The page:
Last time, we talked about what antioxidants are and how they work to eliminate free radicals and strengthen your resistance to disease. We made clear the importance of having a variety of antioxidant sources in your diet. It turns out that eating a healthy diet (and providing good nutrition for family and group members) is the best way to keep it together, even when everything else is falling apart.
Antioxidant Food Sources
You can buy antioxidants by the bottle at the store but, to tell the truth, you should get most of your antioxidants not from supplements, but from your diet. A diet of fresh, raw, unprocessed foods (especially fruits and vegetables) is loaded with them. You should eat fresh, organically-produced food whenever possible, which underscores the importance of learning how to produce food on your own property or by “guerrilla gardening“. Check out resources through your state’s agricultural extension office, such as The Master Gardener Program. Even in survival scenarios, the ability to access fresh food will supplement stored non-perishables and, certainly, provide more antioxidant support.
Foods that are high in antioxidants include:
• Vegetables. Most of the vegetables you eat, especially green leafy ones, are loaded with plant compounds that act as antioxidants. Kale, mustard greens, and spinach, for example, are good sources of vitamin E and other antioxidants. Remember that to maximize the antioxidants in vegetables, you have to eat them in a raw, unprocessed, and fresh state.
• Fruit. Fresh berries like raspberries, blueberries, and cranberries are good antioxidant sources. They contain lots of vitamin C and carotenoids, as well as iron, zinc, calcium, magnesium, and potassium.
• Nuts. Raw Pecans, walnuts, almonds, and hazelnuts have antioxidants that can boost your heart and overall health. It should be noted that some grocery store nuts are irradiated to prevent germination and should be avoided. Also, you should know that peanuts aren’t on this list. They aren’t even really a nut! They’re legumes, and related more to beans and peas.
•Green tea. Green tea has compounds that lower your risk for heart attack and stroke, plus much more.
• Herbs and spices. Consider putting together a herb garden to go along with those veggies. Herbs and spices are an abundant source of antioxidants. Some options are ginger, garlic, cloves, cinnamon, and turmeric,. Look for fresh products, as they are have higher antioxidant levels than processed and powdered versions. The antioxidant activity of fresh garlic is stronger than dry garlic powder, for example.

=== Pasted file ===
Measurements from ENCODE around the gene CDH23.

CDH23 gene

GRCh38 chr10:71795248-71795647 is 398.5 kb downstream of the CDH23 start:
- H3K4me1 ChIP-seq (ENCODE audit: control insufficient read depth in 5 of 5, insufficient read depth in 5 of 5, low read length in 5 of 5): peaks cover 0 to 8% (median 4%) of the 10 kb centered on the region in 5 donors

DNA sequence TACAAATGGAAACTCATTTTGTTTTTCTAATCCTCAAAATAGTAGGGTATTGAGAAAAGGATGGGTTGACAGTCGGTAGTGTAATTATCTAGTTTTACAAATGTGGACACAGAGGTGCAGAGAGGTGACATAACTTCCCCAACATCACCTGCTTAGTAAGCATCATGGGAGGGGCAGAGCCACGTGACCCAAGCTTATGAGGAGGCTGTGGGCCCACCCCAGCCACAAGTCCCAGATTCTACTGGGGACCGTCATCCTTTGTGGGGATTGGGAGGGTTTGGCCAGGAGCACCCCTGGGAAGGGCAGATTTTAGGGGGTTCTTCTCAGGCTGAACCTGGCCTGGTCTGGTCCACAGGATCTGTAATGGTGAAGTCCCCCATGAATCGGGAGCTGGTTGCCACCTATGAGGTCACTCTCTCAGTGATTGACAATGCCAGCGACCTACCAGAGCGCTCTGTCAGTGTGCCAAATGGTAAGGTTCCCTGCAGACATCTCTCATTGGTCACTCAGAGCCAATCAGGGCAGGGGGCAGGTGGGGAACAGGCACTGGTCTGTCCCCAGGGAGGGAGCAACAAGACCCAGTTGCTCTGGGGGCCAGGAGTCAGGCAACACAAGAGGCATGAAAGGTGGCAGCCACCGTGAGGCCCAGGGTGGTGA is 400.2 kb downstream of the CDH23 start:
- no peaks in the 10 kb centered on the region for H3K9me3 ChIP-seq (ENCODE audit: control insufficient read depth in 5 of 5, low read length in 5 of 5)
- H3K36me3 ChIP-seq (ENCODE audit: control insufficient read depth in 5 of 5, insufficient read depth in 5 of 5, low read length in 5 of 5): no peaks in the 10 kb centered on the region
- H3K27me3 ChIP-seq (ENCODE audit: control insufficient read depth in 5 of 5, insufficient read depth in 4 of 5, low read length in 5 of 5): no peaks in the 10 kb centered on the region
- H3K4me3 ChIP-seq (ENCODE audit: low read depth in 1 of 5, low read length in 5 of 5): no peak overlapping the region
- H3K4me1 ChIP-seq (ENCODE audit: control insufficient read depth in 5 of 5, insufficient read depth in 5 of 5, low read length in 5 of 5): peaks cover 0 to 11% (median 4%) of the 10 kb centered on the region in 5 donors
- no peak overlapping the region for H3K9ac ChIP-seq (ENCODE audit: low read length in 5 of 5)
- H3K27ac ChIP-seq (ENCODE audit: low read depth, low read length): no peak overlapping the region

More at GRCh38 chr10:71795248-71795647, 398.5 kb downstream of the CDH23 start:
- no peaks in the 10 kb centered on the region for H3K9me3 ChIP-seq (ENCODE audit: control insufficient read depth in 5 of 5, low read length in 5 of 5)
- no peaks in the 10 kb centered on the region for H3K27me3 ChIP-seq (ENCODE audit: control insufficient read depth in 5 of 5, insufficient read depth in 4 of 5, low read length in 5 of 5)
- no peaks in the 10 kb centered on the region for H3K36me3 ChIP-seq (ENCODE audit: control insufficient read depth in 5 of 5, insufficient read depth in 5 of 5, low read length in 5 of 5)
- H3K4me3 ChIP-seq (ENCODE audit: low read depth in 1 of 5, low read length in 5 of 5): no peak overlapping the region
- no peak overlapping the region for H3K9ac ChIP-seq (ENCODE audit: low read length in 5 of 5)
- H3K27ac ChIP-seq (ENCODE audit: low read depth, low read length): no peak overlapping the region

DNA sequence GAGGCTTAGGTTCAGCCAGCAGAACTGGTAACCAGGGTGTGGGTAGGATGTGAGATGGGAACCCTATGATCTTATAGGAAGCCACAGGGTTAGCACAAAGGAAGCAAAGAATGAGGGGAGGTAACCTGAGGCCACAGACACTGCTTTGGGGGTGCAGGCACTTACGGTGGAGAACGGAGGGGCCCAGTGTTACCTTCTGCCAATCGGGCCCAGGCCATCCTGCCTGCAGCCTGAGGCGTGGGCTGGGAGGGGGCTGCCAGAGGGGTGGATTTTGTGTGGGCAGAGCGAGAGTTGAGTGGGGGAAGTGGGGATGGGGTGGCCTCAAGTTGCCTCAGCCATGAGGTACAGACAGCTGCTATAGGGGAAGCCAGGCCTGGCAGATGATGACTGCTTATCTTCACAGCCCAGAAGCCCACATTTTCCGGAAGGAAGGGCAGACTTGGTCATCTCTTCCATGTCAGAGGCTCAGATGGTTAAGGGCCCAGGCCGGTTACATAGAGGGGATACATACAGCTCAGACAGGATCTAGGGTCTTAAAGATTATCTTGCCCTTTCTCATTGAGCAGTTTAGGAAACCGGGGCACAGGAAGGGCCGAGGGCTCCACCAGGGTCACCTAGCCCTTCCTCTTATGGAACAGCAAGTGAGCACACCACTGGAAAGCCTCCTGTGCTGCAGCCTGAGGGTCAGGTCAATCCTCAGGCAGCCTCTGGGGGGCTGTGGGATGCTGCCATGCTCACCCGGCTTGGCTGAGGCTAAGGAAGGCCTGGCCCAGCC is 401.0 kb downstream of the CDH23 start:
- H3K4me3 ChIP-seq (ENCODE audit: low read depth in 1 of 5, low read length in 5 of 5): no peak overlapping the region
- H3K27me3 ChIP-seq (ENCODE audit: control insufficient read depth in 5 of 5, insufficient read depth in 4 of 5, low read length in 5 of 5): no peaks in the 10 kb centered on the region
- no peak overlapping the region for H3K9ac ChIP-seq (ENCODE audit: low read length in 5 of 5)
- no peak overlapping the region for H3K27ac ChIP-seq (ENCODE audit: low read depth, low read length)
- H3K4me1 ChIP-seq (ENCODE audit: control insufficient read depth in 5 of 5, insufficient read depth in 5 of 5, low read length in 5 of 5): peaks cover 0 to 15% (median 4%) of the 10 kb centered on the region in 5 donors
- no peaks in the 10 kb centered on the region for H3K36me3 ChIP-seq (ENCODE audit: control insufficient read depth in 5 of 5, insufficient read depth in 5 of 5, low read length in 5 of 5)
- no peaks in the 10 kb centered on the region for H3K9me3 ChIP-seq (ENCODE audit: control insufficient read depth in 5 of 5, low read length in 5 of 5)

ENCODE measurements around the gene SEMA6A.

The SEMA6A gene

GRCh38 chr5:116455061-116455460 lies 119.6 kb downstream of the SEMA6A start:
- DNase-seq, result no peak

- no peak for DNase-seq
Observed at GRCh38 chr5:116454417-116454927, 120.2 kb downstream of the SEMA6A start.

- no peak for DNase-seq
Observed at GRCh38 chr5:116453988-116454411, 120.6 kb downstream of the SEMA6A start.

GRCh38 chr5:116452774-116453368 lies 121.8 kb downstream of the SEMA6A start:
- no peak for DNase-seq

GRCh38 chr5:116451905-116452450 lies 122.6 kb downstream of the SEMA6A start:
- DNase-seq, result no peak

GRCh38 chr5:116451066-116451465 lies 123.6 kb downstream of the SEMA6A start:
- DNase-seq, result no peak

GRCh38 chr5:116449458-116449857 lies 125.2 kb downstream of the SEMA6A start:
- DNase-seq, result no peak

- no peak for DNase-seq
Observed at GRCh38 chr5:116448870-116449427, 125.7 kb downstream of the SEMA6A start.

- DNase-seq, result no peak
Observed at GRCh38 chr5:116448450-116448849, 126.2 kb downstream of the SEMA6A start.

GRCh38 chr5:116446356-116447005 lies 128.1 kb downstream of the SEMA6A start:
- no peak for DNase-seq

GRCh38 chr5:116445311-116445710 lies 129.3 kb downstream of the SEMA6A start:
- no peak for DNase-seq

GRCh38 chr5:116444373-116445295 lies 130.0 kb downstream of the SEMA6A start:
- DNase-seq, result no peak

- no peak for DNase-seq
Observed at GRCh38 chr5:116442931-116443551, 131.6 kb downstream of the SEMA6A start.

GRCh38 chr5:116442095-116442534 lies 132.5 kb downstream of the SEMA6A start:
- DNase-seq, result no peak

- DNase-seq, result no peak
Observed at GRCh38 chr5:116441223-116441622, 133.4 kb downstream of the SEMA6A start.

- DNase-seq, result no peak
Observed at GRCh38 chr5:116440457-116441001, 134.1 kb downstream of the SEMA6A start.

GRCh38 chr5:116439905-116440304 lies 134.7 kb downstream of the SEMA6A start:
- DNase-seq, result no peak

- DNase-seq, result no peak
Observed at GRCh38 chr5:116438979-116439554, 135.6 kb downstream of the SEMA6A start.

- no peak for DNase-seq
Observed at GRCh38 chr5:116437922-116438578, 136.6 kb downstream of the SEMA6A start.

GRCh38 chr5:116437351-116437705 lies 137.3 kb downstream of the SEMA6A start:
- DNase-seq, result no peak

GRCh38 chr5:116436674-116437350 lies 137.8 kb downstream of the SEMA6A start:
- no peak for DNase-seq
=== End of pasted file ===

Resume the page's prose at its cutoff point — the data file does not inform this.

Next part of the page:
• Sprouts are great sources of antioxidants. Live in a high-rise and can’t grow a garden? Well, if you have about a little spare counter space in your kitchen, you can be a successful sprout farmer. You can even grow them in jars.
What about all those supplements you’ll find online and at the store? The name (“supplement”) is the key, they’re there only to add to a diet and shouldn’t be a sole source. Certainly, it isn’t easy to eat healthily due to today’s hustle and bustle lifestyle. If you choose to take supplements, consider CoQ10, moderate, not high, levels of Vitamin C and E, and acai berry as some options.
Antioxidant-Friendly Lifestyle Changes
And, speaking of lifestyle, change yours to decrease the number of free radicals that your body has to deal with.
• Decrease the amount of sugar in your diet. Less sugar in your diet can help the antioxidants you have to work better and last longer. Food items with high-fructose corn syrup like many sodas are especially bad.
• Exercise. Exercise in moderation can boost your body’s antioxidant production.
• Manage your stress. Stress can worsen inflammation caused by free radicals. Studies have found links between psychological stress and numerous health issues. Even the Centers for Disease Control (CDC) says that most diseases have a psychological component.
• Avoid smoking. Smoking forms free radicals in your body, which accelerates the aging process, especially in your skin. Oh, by the way, it also has more carcinogens than you can shake a stick at.
• Get some sleep! Sleep deficits can cause severe health problems. Seven to eight hours of sleep per night is the recommended amount for most adults, maybe a little less for oldsters.
Although antioxidants are considered to be part of the alternative philosophy of healthcare, many Western practitioners believe they have an important role (especially via diet) in keeping your body functioning at 100% efficiency. In a survival setting, that’s where you’ll have to be to stay healthy.
Joe Alton, MD
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